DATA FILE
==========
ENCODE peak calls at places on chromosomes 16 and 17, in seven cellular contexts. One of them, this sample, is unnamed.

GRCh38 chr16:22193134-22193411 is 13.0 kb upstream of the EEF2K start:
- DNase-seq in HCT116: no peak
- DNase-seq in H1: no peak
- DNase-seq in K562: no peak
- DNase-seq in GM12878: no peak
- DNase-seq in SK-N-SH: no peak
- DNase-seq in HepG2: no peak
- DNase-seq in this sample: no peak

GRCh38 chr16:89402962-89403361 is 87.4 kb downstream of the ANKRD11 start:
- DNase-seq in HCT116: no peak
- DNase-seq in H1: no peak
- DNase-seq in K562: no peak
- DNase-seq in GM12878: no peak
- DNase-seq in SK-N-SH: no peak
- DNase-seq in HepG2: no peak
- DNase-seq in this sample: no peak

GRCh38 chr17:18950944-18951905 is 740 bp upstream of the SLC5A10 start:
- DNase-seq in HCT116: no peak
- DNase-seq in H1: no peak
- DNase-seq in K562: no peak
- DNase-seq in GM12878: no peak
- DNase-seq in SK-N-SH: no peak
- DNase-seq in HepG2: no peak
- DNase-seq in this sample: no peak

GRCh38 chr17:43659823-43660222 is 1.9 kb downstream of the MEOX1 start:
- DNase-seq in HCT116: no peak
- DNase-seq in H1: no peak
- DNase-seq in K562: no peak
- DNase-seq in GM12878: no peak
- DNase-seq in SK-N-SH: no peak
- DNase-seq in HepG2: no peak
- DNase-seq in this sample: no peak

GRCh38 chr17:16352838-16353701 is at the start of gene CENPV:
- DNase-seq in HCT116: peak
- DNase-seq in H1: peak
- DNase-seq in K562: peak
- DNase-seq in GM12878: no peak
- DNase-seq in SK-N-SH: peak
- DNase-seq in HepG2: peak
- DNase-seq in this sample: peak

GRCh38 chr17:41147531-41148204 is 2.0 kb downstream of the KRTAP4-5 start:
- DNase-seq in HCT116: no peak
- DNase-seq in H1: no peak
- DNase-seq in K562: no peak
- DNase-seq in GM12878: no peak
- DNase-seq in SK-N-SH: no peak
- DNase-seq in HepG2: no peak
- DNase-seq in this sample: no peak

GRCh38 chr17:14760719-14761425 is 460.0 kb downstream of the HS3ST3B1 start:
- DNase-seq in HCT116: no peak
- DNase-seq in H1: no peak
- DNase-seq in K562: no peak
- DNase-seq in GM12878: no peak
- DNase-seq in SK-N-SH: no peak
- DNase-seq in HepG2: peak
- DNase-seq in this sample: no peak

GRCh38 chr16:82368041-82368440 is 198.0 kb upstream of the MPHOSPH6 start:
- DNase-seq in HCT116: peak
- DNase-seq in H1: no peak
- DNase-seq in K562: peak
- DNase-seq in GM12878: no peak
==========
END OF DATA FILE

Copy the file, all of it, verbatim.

ENCODE peak calls at places on chromosomes 16 and 17, in seven cellular contexts. One of them, this sample, is unnamed.

GRCh38 chr16:22193134-22193411 is 13.0 kb upstream of the EEF2K start:
- DNase-seq in HCT116: no peak
- DNase-seq in H1: no peak
- DNase-seq in K562: no peak
- DNase-seq in GM12878: no peak
- DNase-seq in SK-N-SH: no peak
- DNase-seq in HepG2: no peak
- DNase-seq in this sample: no peak

GRCh38 chr16:89402962-89403361 is 87.4 kb downstream of the ANKRD11 start:
- DNase-seq in HCT116: no peak
- DNase-seq in H1: no peak
- DNase-seq in K562: no peak
- DNase-seq in GM12878: no peak
- DNase-seq in SK-N-SH: no peak
- DNase-seq in HepG2: no peak
- DNase-seq in this sample: no peak

GRCh38 chr17:18950944-18951905 is 740 bp upstream of the SLC5A10 start:
- DNase-seq in HCT116: no peak
- DNase-seq in H1: no peak
- DNase-seq in K562: no peak
- DNase-seq in GM12878: no peak
- DNase-seq in SK-N-SH: no peak
- DNase-seq in HepG2: no peak
- DNase-seq in this sample: no peak

GRCh38 chr17:43659823-43660222 is 1.9 kb downstream of the MEOX1 start:
- DNase-seq in HCT116: no peak
- DNase-seq in H1: no peak
- DNase-seq in K562: no peak
- DNase-seq in GM12878: no peak
- DNase-seq in SK-N-SH: no peak
- DNase-seq in HepG2: no peak
- DNase-seq in this sample: no peak

GRCh38 chr17:16352838-16353701 is at the start of gene CENPV:
- DNase-seq in HCT116: peak
- DNase-seq in H1: peak
- DNase-seq in K562: peak
- DNase-seq in GM12878: no peak
- DNase-seq in SK-N-SH: peak
- DNase-seq in HepG2: peak
- DNase-seq in this sample: peak

GRCh38 chr17:41147531-41148204 is 2.0 kb downstream of the KRTAP4-5 start:
- DNase-seq in HCT116: no peak
- DNase-seq in H1: no peak
- DNase-seq in K562: no peak
- DNase-seq in GM12878: no peak
- DNase-seq in SK-N-SH: no peak
- DNase-seq in HepG2: no peak
- DNase-seq in this sample: no peak

GRCh38 chr17:14760719-14761425 is 460.0 kb downstream of the HS3ST3B1 start:
- DNase-seq in HCT116: no peak
- DNase-seq in H1: no peak
- DNase-seq in K562: no peak
- DNase-seq in GM12878: no peak
- DNase-seq in SK-N-SH: no peak
- DNase-seq in HepG2: peak
- DNase-seq in this sample: no peak

GRCh38 chr16:82368041-82368440 is 198.0 kb upstream of the MPHOSPH6 start:
- DNase-seq in HCT116: peak
- DNase-seq in H1: no peak
- DNase-seq in K562: peak
- DNase-seq in GM12878: no peak